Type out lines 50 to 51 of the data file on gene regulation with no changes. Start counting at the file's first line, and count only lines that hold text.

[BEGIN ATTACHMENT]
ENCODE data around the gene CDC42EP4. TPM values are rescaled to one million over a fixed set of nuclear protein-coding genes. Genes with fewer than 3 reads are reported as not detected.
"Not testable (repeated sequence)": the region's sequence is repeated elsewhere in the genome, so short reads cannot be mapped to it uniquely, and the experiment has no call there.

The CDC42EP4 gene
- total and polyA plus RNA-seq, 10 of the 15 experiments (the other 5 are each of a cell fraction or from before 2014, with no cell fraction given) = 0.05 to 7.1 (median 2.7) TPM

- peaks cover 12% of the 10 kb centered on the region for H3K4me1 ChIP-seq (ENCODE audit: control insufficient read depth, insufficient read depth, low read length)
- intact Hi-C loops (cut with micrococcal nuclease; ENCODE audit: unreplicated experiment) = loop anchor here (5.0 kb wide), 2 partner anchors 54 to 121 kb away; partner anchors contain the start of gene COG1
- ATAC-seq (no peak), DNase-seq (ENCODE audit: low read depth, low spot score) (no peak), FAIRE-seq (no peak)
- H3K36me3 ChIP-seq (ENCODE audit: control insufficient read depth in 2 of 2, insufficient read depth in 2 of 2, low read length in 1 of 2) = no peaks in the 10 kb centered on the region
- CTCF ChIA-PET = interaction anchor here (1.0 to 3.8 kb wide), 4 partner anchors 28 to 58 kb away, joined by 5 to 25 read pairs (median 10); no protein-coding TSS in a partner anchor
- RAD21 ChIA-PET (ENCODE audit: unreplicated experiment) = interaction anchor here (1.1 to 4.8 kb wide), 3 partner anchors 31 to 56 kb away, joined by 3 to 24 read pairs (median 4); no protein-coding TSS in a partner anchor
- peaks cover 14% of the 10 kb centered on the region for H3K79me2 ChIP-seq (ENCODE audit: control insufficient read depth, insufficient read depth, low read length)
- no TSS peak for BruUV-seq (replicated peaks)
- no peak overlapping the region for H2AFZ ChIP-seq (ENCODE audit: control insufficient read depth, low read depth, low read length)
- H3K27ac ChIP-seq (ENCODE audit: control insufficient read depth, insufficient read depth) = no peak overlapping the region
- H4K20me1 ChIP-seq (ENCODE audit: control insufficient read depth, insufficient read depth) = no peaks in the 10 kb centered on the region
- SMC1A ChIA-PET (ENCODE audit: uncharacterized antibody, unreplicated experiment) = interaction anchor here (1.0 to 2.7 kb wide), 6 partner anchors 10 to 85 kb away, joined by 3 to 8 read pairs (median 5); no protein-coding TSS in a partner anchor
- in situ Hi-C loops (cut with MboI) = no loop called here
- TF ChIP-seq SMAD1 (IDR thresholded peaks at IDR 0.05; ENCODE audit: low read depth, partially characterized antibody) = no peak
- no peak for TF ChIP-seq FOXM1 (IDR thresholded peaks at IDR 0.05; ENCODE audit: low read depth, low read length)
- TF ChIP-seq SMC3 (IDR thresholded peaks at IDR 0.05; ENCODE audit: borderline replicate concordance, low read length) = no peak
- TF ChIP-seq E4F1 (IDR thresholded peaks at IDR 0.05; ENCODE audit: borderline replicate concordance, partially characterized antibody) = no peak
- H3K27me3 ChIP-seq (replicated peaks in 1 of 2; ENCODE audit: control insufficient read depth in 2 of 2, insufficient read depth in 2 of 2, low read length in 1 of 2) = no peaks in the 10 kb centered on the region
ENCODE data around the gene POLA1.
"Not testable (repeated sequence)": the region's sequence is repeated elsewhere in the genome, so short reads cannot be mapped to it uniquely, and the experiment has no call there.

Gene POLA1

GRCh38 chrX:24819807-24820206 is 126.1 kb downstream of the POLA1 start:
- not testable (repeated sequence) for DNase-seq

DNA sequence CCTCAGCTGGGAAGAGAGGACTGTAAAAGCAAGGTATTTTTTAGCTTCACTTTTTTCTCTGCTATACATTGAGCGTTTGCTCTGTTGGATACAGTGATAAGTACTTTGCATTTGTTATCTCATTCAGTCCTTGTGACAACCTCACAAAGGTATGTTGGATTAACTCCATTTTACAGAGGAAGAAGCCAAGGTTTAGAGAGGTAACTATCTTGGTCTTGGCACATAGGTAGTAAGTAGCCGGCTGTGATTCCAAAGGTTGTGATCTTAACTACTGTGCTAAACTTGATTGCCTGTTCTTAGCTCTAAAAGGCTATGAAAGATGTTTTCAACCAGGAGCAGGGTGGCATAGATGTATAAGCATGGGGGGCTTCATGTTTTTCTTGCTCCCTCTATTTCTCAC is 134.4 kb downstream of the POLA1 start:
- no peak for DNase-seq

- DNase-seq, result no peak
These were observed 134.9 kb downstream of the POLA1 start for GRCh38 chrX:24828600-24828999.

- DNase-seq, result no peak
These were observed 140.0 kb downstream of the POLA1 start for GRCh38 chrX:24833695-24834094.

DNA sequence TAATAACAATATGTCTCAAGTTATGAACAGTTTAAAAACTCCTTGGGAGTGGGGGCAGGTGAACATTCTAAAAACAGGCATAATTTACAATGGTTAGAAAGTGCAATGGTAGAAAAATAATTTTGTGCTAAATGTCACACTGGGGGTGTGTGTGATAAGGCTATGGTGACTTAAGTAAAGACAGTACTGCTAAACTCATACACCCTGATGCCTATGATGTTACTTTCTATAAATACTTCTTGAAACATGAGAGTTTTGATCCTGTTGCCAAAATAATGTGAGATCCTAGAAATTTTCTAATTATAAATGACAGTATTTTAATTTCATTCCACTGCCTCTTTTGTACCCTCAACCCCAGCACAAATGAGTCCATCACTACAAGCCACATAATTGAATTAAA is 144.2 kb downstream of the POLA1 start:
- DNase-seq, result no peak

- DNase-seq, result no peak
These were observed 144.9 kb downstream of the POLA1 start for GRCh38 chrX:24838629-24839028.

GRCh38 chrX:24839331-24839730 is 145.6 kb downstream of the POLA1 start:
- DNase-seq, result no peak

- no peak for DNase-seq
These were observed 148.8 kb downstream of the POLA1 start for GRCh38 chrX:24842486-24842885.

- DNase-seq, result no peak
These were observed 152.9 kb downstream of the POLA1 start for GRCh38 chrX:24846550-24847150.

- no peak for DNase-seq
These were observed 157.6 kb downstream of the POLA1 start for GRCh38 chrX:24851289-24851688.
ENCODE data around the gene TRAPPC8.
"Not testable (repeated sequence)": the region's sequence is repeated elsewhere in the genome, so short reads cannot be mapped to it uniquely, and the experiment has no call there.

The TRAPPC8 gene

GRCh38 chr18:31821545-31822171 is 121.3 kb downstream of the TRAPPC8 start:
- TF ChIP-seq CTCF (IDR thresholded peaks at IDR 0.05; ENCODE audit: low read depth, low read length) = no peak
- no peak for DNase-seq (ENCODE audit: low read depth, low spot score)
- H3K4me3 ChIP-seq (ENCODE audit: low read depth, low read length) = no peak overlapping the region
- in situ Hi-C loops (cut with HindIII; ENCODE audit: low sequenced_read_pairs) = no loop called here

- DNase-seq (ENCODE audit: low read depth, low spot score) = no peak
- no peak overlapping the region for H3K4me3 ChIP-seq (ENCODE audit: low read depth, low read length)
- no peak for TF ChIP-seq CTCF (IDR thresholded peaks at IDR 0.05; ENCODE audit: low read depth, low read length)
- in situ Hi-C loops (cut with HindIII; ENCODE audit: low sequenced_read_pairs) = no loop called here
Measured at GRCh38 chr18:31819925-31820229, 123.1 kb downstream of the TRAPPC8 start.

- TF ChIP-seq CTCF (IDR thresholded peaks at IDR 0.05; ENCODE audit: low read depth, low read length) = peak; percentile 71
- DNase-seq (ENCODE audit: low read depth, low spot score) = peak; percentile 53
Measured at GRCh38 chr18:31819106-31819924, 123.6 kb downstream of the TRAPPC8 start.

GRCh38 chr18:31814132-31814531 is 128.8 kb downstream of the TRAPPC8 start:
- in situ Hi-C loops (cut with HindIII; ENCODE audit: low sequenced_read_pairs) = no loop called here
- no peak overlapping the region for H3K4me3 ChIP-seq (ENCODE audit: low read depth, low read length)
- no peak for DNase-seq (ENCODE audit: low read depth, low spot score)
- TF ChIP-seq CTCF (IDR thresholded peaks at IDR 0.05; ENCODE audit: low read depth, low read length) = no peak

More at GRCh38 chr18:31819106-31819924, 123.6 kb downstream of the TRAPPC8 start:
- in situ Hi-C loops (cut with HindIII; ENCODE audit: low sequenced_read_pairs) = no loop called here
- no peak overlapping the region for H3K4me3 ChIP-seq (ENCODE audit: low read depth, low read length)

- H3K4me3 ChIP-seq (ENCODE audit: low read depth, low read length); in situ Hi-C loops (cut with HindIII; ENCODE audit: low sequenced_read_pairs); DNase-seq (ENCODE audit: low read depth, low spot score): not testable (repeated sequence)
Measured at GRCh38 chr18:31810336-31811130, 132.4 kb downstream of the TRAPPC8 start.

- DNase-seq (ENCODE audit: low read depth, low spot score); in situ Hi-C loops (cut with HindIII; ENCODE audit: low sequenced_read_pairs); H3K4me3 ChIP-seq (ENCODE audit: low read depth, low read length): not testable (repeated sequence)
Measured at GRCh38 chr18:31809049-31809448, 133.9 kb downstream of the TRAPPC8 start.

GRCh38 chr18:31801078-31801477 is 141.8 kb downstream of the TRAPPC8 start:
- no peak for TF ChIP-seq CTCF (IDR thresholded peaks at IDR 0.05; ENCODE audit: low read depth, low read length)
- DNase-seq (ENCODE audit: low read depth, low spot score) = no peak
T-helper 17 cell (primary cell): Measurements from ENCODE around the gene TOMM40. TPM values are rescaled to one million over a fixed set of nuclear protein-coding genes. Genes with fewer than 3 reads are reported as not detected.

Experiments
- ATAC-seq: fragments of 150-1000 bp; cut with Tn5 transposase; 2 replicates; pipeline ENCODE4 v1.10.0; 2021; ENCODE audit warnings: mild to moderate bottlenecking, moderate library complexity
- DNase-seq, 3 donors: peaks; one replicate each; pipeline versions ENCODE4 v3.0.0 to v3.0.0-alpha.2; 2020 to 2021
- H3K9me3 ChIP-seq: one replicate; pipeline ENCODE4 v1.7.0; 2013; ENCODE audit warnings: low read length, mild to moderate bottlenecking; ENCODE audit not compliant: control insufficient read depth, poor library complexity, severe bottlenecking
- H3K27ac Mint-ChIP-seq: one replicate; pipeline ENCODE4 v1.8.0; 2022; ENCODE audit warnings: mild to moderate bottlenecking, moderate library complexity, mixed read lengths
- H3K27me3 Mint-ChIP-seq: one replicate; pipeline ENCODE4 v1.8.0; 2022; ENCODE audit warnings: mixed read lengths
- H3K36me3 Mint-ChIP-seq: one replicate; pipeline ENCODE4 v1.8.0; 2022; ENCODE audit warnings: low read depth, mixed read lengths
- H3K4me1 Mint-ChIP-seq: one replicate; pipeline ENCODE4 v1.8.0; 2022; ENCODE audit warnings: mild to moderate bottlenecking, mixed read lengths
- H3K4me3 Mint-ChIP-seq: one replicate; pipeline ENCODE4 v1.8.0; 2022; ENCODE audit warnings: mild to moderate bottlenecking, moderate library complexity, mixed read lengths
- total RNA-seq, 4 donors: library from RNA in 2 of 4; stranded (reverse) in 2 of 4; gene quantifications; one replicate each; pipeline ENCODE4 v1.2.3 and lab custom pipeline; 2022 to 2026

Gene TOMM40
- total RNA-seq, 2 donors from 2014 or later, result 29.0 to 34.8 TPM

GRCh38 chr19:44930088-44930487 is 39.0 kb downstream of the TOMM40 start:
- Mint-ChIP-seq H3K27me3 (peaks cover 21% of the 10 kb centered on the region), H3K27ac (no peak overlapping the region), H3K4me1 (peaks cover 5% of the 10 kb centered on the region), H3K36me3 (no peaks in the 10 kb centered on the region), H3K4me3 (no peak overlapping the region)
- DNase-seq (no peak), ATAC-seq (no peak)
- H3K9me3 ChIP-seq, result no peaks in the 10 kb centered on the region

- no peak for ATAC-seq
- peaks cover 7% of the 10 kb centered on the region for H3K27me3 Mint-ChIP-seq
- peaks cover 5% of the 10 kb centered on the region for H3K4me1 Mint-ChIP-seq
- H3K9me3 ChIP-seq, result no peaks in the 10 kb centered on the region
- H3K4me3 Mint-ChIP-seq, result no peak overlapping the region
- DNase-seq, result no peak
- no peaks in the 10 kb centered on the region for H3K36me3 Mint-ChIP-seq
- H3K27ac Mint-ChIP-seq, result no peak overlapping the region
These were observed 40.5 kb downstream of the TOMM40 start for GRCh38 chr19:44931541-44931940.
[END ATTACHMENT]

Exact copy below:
- TF ChIP-seq CTCF (IDR thresholded peaks at IDR 0.05; ENCODE audit: low read depth, low read length) = no peak
- no peak for DNase-seq (ENCODE audit: low read depth, low spot score)